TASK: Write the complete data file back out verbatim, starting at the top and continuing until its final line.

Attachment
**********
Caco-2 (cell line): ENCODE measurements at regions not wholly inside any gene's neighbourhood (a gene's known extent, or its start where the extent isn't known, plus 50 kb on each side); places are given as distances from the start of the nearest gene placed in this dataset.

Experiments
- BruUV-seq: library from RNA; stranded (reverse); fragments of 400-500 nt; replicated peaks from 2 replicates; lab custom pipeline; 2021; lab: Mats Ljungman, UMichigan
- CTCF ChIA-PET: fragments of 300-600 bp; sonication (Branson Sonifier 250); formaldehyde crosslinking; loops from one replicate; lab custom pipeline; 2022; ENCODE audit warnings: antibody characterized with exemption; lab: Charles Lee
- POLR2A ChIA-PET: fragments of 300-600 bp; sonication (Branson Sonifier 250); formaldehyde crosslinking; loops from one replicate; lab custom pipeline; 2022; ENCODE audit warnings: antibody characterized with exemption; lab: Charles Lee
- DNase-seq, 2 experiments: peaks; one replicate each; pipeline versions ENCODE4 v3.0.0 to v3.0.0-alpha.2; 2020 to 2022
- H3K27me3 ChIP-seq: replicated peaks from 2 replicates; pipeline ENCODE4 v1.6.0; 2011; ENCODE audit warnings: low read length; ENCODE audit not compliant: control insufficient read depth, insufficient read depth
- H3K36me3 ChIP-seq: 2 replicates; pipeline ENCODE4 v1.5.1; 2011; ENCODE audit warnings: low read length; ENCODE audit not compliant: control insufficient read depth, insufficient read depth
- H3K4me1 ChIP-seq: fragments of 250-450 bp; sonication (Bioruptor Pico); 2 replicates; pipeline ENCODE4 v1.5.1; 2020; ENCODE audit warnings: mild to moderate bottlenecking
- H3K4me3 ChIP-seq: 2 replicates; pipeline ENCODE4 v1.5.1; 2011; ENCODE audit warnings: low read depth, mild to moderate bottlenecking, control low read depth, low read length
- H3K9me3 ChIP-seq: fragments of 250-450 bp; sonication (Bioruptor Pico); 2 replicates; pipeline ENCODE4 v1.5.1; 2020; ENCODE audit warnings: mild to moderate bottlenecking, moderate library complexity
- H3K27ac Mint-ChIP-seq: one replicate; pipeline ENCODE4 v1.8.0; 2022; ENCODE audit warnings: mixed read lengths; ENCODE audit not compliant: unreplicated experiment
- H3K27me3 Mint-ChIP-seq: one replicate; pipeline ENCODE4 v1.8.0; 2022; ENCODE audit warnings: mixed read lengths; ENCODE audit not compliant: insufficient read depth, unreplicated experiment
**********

Caco-2 (cell line): ENCODE measurements at regions not wholly inside any gene's neighbourhood (a gene's known extent, or its start where the extent isn't known, plus 50 kb on each side); places are given as distances from the start of the nearest gene placed in this dataset.

Experiments
- BruUV-seq: library from RNA; stranded (reverse); fragments of 400-500 nt; replicated peaks from 2 replicates; lab custom pipeline; 2021; lab: Mats Ljungman, UMichigan
- CTCF ChIA-PET: fragments of 300-600 bp; sonication (Branson Sonifier 250); formaldehyde crosslinking; loops from one replicate; lab custom pipeline; 2022; ENCODE audit warnings: antibody characterized with exemption; lab: Charles Lee
- POLR2A ChIA-PET: fragments of 300-600 bp; sonication (Branson Sonifier 250); formaldehyde crosslinking; loops from one replicate; lab custom pipeline; 2022; ENCODE audit warnings: antibody characterized with exemption; lab: Charles Lee
- DNase-seq, 2 experiments: peaks; one replicate each; pipeline versions ENCODE4 v3.0.0 to v3.0.0-alpha.2; 2020 to 2022
- H3K27me3 ChIP-seq: replicated peaks from 2 replicates; pipeline ENCODE4 v1.6.0; 2011; ENCODE audit warnings: low read length; ENCODE audit not compliant: control insufficient read depth, insufficient read depth
- H3K36me3 ChIP-seq: 2 replicates; pipeline ENCODE4 v1.5.1; 2011; ENCODE audit warnings: low read length; ENCODE audit not compliant: control insufficient read depth, insufficient read depth
- H3K4me1 ChIP-seq: fragments of 250-450 bp; sonication (Bioruptor Pico); 2 replicates; pipeline ENCODE4 v1.5.1; 2020; ENCODE audit warnings: mild to moderate bottlenecking
- H3K4me3 ChIP-seq: 2 replicates; pipeline ENCODE4 v1.5.1; 2011; ENCODE audit warnings: low read depth, mild to moderate bottlenecking, control low read depth, low read length
- H3K9me3 ChIP-seq: fragments of 250-450 bp; sonication (Bioruptor Pico); 2 replicates; pipeline ENCODE4 v1.5.1; 2020; ENCODE audit warnings: mild to moderate bottlenecking, moderate library complexity
- H3K27ac Mint-ChIP-seq: one replicate; pipeline ENCODE4 v1.8.0; 2022; ENCODE audit warnings: mixed read lengths; ENCODE audit not compliant: unreplicated experiment
- H3K27me3 Mint-ChIP-seq: one replicate; pipeline ENCODE4 v1.8.0; 2022; ENCODE audit warnings: mixed read lengths; ENCODE audit not compliant: insufficient read depth, unreplicated experiment